In FIG. 7, address bus 62 has its address bits A0 through A7, and A11 through A14 input to a series of OR gates 154, 156, 158 and 160. Bit A15 is input to OR gate 164. Bits A8, A9 and A10 are input to a three-bit to eight-bit decoder chip 166. The output of OR gate 164 is connected to pins 4 and 5 of decoder chip 166. The nature of the three-bit digital word input to decoder 166 determines which of the outputs of chip 166 goes high. The outputs pins 11 through 15 of chip 166 correspond to the four output latches discussed above. For example, if the three-digit binary word input to decoder 166 is 000, then the output of pin 15 of decoder 166 will be low. That signal is inverted by invertor 168 to a logical high, which is input to AND gate 170. The other input to AND gate 170 is connected to the E clock signal. Inverters 172, 174, and 176 are similarly connected to their respective output pins 14 through 12. The outputs of inverters 172 through 176 are connected to their respective AND gates 178, 180, and 182.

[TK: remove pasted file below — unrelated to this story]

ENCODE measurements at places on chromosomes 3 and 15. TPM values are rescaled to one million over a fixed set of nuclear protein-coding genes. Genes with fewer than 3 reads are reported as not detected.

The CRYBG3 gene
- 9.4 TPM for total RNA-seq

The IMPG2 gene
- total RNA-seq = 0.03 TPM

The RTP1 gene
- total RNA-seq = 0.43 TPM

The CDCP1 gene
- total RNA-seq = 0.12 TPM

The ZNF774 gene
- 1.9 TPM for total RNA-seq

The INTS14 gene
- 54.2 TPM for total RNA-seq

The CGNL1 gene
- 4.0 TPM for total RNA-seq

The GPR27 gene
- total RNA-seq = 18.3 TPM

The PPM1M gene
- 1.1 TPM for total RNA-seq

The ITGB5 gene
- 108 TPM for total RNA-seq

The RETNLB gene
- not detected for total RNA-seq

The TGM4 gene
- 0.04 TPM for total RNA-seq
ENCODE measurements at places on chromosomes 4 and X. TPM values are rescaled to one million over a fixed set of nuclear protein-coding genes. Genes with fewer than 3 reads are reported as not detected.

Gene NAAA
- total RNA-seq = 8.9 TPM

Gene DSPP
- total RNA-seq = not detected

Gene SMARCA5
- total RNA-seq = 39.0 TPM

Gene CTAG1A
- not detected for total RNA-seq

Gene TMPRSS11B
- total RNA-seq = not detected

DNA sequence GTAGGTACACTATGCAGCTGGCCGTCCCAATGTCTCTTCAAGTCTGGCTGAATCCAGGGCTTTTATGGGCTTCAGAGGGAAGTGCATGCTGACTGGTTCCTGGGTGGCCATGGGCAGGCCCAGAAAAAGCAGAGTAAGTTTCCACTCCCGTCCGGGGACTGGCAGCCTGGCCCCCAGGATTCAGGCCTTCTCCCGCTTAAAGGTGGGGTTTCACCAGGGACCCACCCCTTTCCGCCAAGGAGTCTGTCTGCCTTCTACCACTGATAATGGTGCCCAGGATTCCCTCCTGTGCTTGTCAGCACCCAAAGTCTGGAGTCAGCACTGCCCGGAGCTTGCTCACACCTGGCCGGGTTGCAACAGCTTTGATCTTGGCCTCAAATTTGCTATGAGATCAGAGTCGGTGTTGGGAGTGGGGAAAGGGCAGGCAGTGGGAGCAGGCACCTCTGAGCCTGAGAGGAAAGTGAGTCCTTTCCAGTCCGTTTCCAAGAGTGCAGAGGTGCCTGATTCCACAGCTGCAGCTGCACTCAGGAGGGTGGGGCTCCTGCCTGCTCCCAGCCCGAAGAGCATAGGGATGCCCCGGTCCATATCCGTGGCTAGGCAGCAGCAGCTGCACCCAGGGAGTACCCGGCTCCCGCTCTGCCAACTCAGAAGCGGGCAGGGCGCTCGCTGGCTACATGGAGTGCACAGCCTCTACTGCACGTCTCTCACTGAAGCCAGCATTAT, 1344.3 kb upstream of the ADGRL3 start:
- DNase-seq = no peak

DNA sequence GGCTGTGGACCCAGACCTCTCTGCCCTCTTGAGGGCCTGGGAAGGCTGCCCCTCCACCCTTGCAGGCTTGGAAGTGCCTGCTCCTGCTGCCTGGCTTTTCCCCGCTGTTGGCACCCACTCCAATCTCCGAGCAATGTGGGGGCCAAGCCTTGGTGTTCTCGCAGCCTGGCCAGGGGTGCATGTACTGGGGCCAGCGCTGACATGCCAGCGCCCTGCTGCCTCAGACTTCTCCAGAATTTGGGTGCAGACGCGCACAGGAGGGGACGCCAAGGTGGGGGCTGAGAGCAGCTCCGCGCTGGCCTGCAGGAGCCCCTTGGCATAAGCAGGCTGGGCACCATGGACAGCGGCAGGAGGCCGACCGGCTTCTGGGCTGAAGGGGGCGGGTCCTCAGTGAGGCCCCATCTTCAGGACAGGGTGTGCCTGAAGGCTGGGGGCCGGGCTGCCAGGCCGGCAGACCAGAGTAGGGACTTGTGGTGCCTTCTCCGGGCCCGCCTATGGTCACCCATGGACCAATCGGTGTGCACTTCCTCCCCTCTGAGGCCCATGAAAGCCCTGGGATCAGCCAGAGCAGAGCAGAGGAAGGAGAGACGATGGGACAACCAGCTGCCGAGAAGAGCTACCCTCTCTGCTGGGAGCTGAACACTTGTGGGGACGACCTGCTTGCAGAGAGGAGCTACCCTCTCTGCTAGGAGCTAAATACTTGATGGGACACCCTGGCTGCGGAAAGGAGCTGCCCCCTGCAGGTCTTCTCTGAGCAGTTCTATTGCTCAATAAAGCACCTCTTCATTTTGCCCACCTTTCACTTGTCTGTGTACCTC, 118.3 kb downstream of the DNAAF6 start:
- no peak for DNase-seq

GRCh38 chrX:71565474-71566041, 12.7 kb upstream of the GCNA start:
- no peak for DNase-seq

FIG. 8 converts a digital output signal of the microcontroller corresponding to the desired voice output into an analog signal, then filters that signal so that it sounds more like a human voice. In FIG. 8, the data signal from data bus 64 is latched by speaker latch 152 into a digital to analog converter 184. Latch 152 is responsive to a SPEAKER LOGIC signal, which is the output signal of AND gate 182 of FIG. 7.
In FIG. 8, the analog output of converter 184 is filtered by a filter circuit. The circuit in box 186 converts the current signal output of converter 184 to a voltage signal. Box 186 includes an operational amplifier 188, a feedback resistor 190, and a mute switch 40 which allows the audio output to be eliminated.
The circuit in box 194 includes an operational amplifier 196 and capacitors 198 and 200 to drive speaker 38. Box 194 also includes a volume potentiometer 202 for varying the level of audio output.
Box 204 contains capacitors 206 that reduce noise on the +12 volt, -12 volt and +5 volt supply lines. Box 208 indicates that the ground for the 12 v and 5 v supplies are electrically the same.